− 21 1 2

1 6 − 12 1 3

0 0

0

− 21

− 61 − 21

1 2

2 3

0 0

− 61 − 21 2 3 1

1 1 2 1 2

1 2 1 2

 

0  0

0  0

4.10. A four-state Markov chain has the transition matrix

1 2

 1

T =

1 4 3 4

1 2

0 0 0

0 1 2

1 4

1 4

0

0 0 

0

.

Find fi , the probability that the chain returns at some step to state Ei , for each state. Determine which states are transient and which are persistent. Which states form a closed subset? Find the eigenvalues of T , and the limiting behaviour of T n as n → ∞. The transition diagram for the chain is shown in Figure 4.3. For each state, the probability that a first return occurs is as follows, using the diagram: (1)

State E1 : f1

(2)

= 12 , f1

(n)

= 12 , f1

= 0, (n ≥ 3); 1 1 2

E2

E1

1 2

1 4

3 4

1 2

1 4

E4

E3 1 1 4

Figure 4.3: Transition diagram for Problem 4.10. (1)

State E2 : f2

(2)

= 0, f2

(n)

= 21 , f2

= 1/2n−1 (n ≥ 3);

60

(1)

= 0, f3

(2)

(n)

(n)

State E3 : f3

=

1 , 42

(n)

f3

= 0, (n ≥ 3):

State E4 : f4 = f3 for all n. The probability of a return at any stage is fn =

∞ X

fr(n) ,

r=1

for each n. Therefore

1 1 1 + 2 + 3 + · · · = 1, 2 2 2 1 f3 = f4 = , 16 summing geometric series for f2 and f3 . Hence E1 and E2 are persistent states, but E3 and E4 are transient. The eigenvalues of T are λ1 = − 21 , λ2 = − 41 , λ3 = 14 , and λ4 = 1. The corresponding eigenvectors are f1 =

 

r1 = 

1 1 + = 1, 2 2

f2 =

− 31 2 3

0  0  , r2 =  −1  1

, −1  1

Therefore D, C and its inverse are given by

− 12

 0

Hence

D= 

0

0

0

− 41

0

0

1 4

0

0

0 

0

lim T n

n→∞

0

1

=

=

− 13

 23   −1

  

0

0

1 

0

1

0

0

1  0

1

1 3 1 3 1 3 1 3

1

1



0 0 0 0

0

−1

1

0  0  , r3 =  1  1

0

0 −1

1

2 3 2 3 2 3 2 3

2

3 C=  −1

, 0 

− 31

1

1

2 3



0

0  1 1  0 0

0

0 

1

0

0

0

−1

 1 0 0   − 23 0

−1

 1 C −1 =   −2 3

0

1  1  . r4 =  1  1

0

1

0

1

, 1 

1

2 3

1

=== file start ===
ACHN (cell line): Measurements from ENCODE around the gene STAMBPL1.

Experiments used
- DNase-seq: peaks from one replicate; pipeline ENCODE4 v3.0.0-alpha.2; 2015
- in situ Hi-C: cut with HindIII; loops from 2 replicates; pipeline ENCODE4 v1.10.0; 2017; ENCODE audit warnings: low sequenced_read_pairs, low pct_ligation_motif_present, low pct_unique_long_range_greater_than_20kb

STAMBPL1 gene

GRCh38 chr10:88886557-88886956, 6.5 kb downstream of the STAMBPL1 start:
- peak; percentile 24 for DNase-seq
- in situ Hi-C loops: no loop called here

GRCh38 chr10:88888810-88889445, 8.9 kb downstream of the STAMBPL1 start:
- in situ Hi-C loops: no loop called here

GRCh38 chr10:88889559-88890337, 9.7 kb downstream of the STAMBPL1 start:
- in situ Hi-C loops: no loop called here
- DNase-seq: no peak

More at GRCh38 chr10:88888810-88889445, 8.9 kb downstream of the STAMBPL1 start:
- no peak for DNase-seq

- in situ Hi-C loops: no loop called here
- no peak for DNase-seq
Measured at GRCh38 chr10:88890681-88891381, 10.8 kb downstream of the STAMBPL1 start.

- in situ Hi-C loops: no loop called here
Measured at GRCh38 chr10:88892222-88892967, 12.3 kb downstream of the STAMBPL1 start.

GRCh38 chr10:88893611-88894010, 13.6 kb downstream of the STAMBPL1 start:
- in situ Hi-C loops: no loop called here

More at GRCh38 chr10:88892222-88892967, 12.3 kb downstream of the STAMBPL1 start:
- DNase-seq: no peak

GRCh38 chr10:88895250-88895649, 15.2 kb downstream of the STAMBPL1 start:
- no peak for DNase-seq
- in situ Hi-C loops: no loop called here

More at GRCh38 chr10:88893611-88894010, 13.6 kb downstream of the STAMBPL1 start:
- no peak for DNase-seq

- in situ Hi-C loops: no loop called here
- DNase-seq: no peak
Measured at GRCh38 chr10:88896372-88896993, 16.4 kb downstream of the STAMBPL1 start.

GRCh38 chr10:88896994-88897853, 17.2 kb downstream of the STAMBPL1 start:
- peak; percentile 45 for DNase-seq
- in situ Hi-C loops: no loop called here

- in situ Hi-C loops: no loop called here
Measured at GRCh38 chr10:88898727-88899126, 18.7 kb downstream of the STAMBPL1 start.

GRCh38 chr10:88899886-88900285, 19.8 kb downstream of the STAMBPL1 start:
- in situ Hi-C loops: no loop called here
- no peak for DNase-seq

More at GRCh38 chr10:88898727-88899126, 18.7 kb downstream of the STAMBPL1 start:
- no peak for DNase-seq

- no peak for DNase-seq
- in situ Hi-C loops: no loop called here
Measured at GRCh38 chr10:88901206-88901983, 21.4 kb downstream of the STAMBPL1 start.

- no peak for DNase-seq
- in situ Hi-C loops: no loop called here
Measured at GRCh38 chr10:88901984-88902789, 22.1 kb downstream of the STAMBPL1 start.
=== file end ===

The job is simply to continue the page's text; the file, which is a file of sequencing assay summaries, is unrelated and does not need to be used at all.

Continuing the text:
0

0

−1

− 21 1 2

1 2 1 2

0

0

− 31 1 3

1

0

0

−1

− 21 1 2

1 2 1 2

0

0

− 31 1 3

   

   

0 

0  0

4.11. A six-state Markov chain has the transition matrix

   T =  

1 4

0 0 0 0 0

1 2

0 1 4

0 0 0

0 0 0 0 0 1

0 0

0 0

1 4

1 2

0

1

1 2

1 2

0

0

1 4

1 0 0 0 0

   .  

Sketch its transition diagram. From the diagram which states do you think are transient and which do you think are persistent? Which states form a closed subset? Determine the invariant distribution in the subset. Intuitively E1 , E2 , E3 and E6 are transient since paths can always escape through E3 and not return.

61

1 2

E6

E5 1 2

1 4

1 4

1 2

1

E1

1

E4

1 1 4

1 2

E2

E3

1 4

Figure 4.4: Transition diagram for Problem 4.11. For state E4 , the probabilities of first returns are (1)

f4

= 0,

(n)

f4

1 , 2n−1

=

(n = 2, 3, 4, . . .).

It follows that a return to E4 occurs at some step is f4 =

∞ X

(n)

f4

=

∞ X n=2

n=1

1 = 1. 2n−1

Hence E4 is persistent. For E5 , (1)

f5

=

1 , 2

(2)

f5

=

1 , 2

(n)

f5

= 0,

(n ≥ 3),

so that f5 = 12 + 12 = 1. Hence E5 is also persistent. The states E4 , E5 form a closed subset since no escape paths occur. The subset has the transition matrix   0 1 S= . 1 1 2

2

In the notation of Section 4.3, α = 1 and β = 21 . Hence the invariant distribution is



1 3

4.12. Draw the transition diagram for the seven-state Markov chain with transition matrix

 0  0  1  2 T =  0  0  1 2

0

1 0 0 0 0 0 0

0 1 0 0 0 0 0

0 0 1 2

0 0 0 0

0 0 0 1 0 0 0

0 0 0 0 1 0 0

0 0 0 0 0 1 2

1

2 3

